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Publication numberUS3073330 A
Publication typeGrant
Publication dateJan 15, 1963
Filing dateFeb 13, 1961
Priority dateFeb 13, 1961
Publication numberUS 3073330 A, US 3073330A, US-A-3073330, US3073330 A, US3073330A
InventorsFattor Arthur P
Original AssigneeFattor Arthur P
Export CitationBiBTeX, EndNote, RefMan
External Links: USPTO, USPTO Assignment, Espacenet
Automatic reagent regulator
US 3073330 A
Abstract  available in
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Claims  available in
Description  (OCR text may contain errors)

Jan. 15, 1963 A. P. FATTOR 0 AUTOMATIC REAGENT REGULATOR Filed Feb. 13, 1961 IN V EN TOR. ss -l 69 L55 ARTHUR H FATTOR E F y A TTORNEX ice Unitfid States Patent Filed Feb. 13, 1961, Ser. No. 88,852 Claims. (Cl. 137-93) This invention relates to an automatic solution-control device for periodically sampling a solution to determine the amount of a given reagent therein and for automatically increasing or decreasing the amount of reagent should the sample show a deficiency or excess thereof. The invention will find many uses such as maintaining the chemical balance of solutions such as electro-plating solutions and the like. While its use is not limited, 'it is more particularly designed for the automatic maintainance of the proper chlorine, fluorine or iodine content in water systems. For the purpose of description, the device 'Will be described herein used as a chlorinator for purifying drinking water and the water in swimming pools and the like.

3 The principal object of this invention is to provide a fully. automatic device which will periodicallysample the water in .a water system to determine the chlorine content thereof and which, if the chlorine content is deficient,

will automatically add chlorine and if the chlorine content is excessive will withhold the addition of chlorine to the water so as to constantly maintainthe chlorine residual within the established standards for potable waters. Another object'of the invention is to so construct the device thatthe above functions willbe efiiciently, con:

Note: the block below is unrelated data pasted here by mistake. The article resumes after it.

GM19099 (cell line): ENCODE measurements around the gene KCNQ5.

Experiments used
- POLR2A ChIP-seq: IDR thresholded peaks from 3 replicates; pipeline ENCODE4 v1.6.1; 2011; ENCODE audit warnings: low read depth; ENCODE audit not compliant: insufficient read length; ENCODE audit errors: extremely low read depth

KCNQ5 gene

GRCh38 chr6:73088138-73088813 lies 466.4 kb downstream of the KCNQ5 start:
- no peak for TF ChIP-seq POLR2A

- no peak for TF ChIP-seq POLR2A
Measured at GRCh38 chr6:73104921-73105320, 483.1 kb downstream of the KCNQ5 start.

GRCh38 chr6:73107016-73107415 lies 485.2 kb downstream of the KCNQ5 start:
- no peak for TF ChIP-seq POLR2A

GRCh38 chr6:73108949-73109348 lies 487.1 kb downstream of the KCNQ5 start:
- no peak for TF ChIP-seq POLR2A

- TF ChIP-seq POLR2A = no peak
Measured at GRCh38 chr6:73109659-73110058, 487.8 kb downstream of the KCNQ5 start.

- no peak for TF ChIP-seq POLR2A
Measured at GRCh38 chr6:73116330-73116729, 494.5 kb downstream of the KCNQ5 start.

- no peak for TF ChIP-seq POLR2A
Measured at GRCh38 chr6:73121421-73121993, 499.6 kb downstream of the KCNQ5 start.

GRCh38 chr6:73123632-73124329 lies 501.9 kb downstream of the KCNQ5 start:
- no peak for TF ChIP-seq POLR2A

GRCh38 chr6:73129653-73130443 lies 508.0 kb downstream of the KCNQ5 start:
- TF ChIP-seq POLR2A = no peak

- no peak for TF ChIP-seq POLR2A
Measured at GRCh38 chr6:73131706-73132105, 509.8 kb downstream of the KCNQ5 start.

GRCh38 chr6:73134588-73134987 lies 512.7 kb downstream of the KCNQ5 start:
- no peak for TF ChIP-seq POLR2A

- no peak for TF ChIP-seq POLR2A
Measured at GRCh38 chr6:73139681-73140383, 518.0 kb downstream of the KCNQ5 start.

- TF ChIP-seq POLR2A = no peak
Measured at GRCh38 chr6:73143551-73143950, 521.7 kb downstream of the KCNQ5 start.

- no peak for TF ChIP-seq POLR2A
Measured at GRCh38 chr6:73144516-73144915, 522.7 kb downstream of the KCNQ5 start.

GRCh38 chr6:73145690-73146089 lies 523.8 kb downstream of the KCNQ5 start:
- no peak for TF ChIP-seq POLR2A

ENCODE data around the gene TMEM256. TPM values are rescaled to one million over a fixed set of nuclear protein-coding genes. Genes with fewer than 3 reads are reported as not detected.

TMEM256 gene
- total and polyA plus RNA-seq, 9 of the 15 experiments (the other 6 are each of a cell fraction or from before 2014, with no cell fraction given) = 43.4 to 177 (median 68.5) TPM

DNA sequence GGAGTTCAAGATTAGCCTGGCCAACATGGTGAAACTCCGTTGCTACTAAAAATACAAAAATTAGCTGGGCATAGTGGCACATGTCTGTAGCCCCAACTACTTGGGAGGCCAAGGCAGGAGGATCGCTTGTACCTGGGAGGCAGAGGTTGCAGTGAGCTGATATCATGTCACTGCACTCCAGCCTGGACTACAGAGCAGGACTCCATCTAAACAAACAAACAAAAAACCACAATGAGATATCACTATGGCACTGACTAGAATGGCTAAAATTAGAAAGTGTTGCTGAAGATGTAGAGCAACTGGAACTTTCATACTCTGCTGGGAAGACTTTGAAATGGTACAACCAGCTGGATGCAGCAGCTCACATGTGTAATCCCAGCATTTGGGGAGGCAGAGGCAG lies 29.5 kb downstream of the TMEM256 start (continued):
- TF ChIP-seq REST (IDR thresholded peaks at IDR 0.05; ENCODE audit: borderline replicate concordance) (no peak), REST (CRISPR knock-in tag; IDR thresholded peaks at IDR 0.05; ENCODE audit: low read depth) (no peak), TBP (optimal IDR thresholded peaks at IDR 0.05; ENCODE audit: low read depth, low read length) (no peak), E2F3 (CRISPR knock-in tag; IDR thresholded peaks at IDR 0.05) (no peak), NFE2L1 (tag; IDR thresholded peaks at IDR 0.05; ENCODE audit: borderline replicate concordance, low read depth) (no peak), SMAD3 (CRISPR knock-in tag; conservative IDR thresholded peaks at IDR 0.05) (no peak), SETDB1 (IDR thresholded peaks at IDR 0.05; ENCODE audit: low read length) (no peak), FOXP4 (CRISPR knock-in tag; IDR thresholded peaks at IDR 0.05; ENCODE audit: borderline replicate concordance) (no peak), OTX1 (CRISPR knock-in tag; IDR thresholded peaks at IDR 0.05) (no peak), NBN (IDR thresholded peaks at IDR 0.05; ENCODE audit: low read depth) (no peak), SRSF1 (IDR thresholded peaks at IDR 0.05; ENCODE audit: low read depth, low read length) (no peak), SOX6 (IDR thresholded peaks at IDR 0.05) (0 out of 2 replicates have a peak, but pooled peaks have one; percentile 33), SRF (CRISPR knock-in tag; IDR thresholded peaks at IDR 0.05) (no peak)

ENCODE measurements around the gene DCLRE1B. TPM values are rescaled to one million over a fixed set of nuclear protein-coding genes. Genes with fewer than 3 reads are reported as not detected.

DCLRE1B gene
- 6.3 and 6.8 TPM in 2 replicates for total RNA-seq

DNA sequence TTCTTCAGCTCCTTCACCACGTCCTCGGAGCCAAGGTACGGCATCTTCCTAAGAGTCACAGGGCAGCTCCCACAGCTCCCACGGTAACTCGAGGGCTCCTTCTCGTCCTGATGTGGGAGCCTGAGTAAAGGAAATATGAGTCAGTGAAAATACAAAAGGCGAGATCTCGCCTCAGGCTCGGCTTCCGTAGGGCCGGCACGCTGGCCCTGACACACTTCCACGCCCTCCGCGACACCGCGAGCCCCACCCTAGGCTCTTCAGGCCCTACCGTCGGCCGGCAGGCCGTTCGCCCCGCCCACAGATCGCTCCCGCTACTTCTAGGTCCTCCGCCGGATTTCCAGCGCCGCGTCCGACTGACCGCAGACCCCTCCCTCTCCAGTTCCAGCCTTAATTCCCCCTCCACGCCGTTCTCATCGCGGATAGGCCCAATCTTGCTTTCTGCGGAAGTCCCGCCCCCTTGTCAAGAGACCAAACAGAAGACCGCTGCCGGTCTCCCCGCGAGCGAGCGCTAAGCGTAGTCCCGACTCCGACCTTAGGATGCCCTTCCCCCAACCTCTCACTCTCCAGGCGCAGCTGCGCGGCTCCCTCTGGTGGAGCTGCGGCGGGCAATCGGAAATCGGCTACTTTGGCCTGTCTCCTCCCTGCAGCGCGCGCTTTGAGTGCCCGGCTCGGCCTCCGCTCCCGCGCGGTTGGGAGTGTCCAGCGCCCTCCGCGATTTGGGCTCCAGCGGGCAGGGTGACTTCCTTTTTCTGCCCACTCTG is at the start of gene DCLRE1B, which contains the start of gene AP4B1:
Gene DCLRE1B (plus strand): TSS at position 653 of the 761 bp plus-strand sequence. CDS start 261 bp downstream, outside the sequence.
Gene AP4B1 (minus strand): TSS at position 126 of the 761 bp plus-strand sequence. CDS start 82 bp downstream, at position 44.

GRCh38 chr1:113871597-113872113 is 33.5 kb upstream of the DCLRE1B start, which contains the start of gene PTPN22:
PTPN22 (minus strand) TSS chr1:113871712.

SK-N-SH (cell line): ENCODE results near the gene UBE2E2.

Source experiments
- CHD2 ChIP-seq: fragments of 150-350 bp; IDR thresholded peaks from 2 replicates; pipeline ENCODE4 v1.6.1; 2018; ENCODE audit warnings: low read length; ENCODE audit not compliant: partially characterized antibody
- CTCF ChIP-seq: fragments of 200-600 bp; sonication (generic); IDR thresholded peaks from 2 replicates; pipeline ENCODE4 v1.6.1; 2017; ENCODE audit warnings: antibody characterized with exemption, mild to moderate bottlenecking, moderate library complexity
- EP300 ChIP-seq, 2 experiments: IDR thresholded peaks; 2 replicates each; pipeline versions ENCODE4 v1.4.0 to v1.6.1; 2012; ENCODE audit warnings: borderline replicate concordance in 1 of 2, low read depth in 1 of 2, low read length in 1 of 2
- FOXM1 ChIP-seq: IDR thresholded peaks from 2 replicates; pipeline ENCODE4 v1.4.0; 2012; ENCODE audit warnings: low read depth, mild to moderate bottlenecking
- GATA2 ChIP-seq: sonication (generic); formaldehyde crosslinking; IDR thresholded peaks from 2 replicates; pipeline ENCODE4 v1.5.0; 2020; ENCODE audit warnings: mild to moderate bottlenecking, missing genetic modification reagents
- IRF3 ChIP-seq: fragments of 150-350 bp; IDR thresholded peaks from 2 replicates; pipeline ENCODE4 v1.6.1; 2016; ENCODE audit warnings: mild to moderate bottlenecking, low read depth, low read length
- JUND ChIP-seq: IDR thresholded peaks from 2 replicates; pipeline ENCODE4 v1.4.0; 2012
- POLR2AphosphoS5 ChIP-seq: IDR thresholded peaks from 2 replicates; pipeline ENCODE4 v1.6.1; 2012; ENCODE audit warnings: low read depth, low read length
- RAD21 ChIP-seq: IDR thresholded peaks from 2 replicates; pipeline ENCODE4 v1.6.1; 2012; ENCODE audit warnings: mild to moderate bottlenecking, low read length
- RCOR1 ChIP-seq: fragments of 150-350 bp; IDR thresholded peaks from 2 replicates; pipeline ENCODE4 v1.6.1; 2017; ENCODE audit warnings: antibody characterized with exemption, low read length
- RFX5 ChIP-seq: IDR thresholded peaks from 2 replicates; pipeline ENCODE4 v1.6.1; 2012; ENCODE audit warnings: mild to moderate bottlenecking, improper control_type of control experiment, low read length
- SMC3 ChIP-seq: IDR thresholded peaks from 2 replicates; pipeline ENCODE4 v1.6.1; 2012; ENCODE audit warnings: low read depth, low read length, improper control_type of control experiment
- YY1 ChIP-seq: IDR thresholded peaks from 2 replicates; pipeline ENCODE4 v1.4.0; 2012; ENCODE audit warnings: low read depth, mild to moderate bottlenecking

tinuously, periodically, and automatically maintained without personal. attention. c

. Other objects and advantages reside in the detail construction of the invention, which is designed for simplicity, economy, and efiiciency. These will become more apparent from the'following description. a

. Inthe following detailed description of the invention, reference is had to the accompanying drawing which forms a'parthereof. Like numerals refer tolike parts in all views of the drawing and throughout the description.

. In'the drawing:

, FIGQl is a diagrammatic flow sheet showing the relation of the various elements in the improved chlorinator; and

FIG. 2 is a circuit diagram showing theprincipal interelement electrical circuits thereof.

Briefly, the invention comprises automatically adding a chemical indicator to the water or other solution at predetermined intervalsa The indicator is-of a nature to react with agiven reagent in the water or other solution to produce a color therein, the intensity of color instigated by the indicator being proportional to the amount of given reagent in the solution. Thence projecting a light beam through a sample of thecolored solution and into a photoelectric cell-Which, if the content of the given reagent is too low, will actuate suitable mechanism to add additional reagent to the solution. For water uses, the given reagent is chlorine and the preferred chemical indicator is orthotoluidine which, when added to water con' taining. chlorine, produces .a greenish color, the intensity of which increases with increasing. amounts of chlorine.

The basic elements of the improved automatic chlorinator are diagrammatically indicated in FIG. 1 and are referred to herein by numeral as follows: water main 10, venturi section in water main. 11, chlorine reservoir. 12, sample scanning tube 13, photoelectric light source 14, photo-electric cell.15, electronic amplifier 16, cell circuit to amplifier 60, relay in cell circuit 59, orthotoluidine supply tank 17, orthotoluidine injection valve 18, orthotoluidine reservoir 19, chlorine injection valve 20, water sample feed conduit 21, water return conduit 22, chlorine supply conduit 23, orthotoluidine supply conduit 24, secondary sequencer 25, main sequencer 26, sequencer driving motor 27, multiple switch solenoid 28, sample supply conduit 29, 110 v. A. C. ground circuit 55, and 110 V. AC. live main 69. I

Briefly, a small stream of water flows continuously from the water main 10 through the feed conduit 21, the sample supply conduit 29, the sample scanning tube 13, and thence back to the venturi section 11 of the main 10 through the return conduit 22. At intervals, controlled by the sequencers 25 and 26, the orthotoluidine injection valve 18 will be actuated to cause orthotoluidine to flow into the water flowing through the scanning tube 13 to form an indicating solution which will have a degree of opaqueness proportional to the amount of chlorine in the main 10; A light beam 30 from the light source 14 will be projected through the 'water in the scanning tube and will impinge upon the photoelectric cell 15. The brilliancy of the light striking the photoelectric cell 15 will be in reverse proportion to the opaqueness of the water and,